aha, i mean, hey, if pacman affected us as kids we'd all be munching magic pills and listening to repetitive electronic music, amiright?

holiday lore

!! still under construction !!

Wheel of the Year

the "eightfold wheel of the year" that many pagans, recon and neo alike, adhere to is a relatively modern invention based on late 19th and 20th century writings. the wheel does in fact draw upon many original pagan holidays, but tends to syncretise Celtic and Germanic practices while presenting each of these incredibly broad groups as a monolith.

so if i'm a recon, why do i celebrate it?
a couple reasons:

a) many of these holidays, as aforementioned, do have an analagous festival in Brythonic pagan cultures

b) it's hard enough to find other pagans to begin with, and most have chosen to celebrate using the wheel. public festivals are a great way to meet people if you're part of a minority religion

c) my family and i love to celebrate! eight festivals a year has been awesome, and i wouldn't change it for the world


October 31 / November 1
(aka Samhain, Hop-tu-Naa, Nos Galan Gaeaf)

the first of the four fire festivals.
the end of the harvest season and the beginning of winter. an ysbrydnos, or spirit night, when the veil between our world and Annwn is at it's weakest.

lighting candles, giving offerings & saying prayers for the dead
ritual bonfires
apple bobbing

associated deities:
Gwyn ap Nudd, Rhiannon


December 21
(aka Alban Arthan / Yule in Germanic cultures)

the longest night of the year; the death and rebirth of the sun. a time to come together with family and give thanks for their warmth.

ritual bonfires
baking, cooking & large feasts
giving thanks to the Gods

associated deities:
Mabon / Maponos


February 1
(aka Brigantica)

the second of the four fire festivals.
a celebration of the halfway point of winter as the cool weather turns warmer. livestock begin to birth their young, and as the snow thaws, life begins anew. preperations begin for the next year of crops.

hearth fires
prayers to Brigantia / Brighid
offerings to Her and objects for Her to bless
making corn husk dolls

associated deities:
Brigantia / Brighid

Alban Eilir

March 21
(aka Ostara / Eostre, Spring Equinox)

the celebration of the balancing of day and night and the recognition of the days becoming longer.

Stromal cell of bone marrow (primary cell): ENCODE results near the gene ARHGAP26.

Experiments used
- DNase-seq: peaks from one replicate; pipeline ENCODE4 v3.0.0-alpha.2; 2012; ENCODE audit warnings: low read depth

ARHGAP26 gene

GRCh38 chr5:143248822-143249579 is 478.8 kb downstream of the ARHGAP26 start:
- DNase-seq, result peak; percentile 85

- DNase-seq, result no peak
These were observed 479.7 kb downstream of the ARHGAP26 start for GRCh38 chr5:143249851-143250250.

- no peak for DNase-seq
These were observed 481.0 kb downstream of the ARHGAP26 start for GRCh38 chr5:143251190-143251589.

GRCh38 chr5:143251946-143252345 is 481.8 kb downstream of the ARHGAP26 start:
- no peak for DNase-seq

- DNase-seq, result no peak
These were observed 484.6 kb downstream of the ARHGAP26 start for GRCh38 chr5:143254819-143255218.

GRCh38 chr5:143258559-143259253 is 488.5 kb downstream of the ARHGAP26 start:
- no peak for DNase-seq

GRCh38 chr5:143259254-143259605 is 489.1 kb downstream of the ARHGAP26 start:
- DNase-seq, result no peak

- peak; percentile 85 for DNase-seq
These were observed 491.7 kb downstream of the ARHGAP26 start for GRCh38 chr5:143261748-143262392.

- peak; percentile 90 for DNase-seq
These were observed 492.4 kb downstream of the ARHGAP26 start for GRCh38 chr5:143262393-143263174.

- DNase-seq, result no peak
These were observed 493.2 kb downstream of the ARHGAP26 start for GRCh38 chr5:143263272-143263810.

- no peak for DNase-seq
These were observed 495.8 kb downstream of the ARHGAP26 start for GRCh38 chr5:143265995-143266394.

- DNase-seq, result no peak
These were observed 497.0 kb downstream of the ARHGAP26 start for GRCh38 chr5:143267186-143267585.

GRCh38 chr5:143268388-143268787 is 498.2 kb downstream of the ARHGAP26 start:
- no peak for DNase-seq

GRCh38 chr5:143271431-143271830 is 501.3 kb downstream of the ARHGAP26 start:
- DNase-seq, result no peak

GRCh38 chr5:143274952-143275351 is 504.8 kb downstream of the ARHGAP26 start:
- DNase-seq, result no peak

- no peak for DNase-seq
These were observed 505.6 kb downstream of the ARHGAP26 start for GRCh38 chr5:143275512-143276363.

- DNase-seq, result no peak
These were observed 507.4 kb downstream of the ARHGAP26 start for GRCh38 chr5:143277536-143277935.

the soil is once again soft and fertile, and many use this as a time to plant the seeds of prayer and wisdom they hope to sow in the coming year.

baking buns, cooking with eggs
egg hunts
cleaning and cleansing rituals

associated deities:


May 1
(aka Calan Mai, May Day)

the third fire festival.
another ysbrydnos, a time when the veil with Annwn is thin. celebrates the beginning of summer and the lengthening of the year, new life and brighter days.

ritual bonfires
maypole dancing
gathering herbs and plants (especially hawthorn)

associated deities:
Beli Mawr / Belenus, Gwythyr ap Greidawl, Rhiannon, Pwyll


June 21
(aka Alban Hefin, Litha, Golowan,
Gŵyl Ganol yr Haf, Summer Solstice)

the celebration of the longest day and shortest night. many stone circles, including stonehenge and the callanish stones were built to align with the sun on this date.

ritual bonfires and dancing
baking, cooking and feasting

associated deities:
Mabon / Maponos, Gwythyr ap Greidawl


August 1
(aka Lammas, Lúnasa)

the final fire festival of the year.
the beginning of the harvest season as we reap what we've sown throughout the year. a time to reflect on the relationship between the Gods, the people, and the land.

berry-picking & jam making
bread baking
offerings of the first crops

associated deities:
Lleu Llaw Gyffes / Lugh / Lugus

Alban Elfed

September 21
(aka Mabon, Meán Fómhair,
An Clabhsúr, Autumn Equinox)

the harvest festival.
a time to give thanks to the Gods and to the earth for the bounties of the harvest. the second time in the year where the hours of light and darkness are balanced.

making corn dolls
baking pies and bread
a harvest feast

associated deities:
Mabon / Maponos, Gwyn ap nudd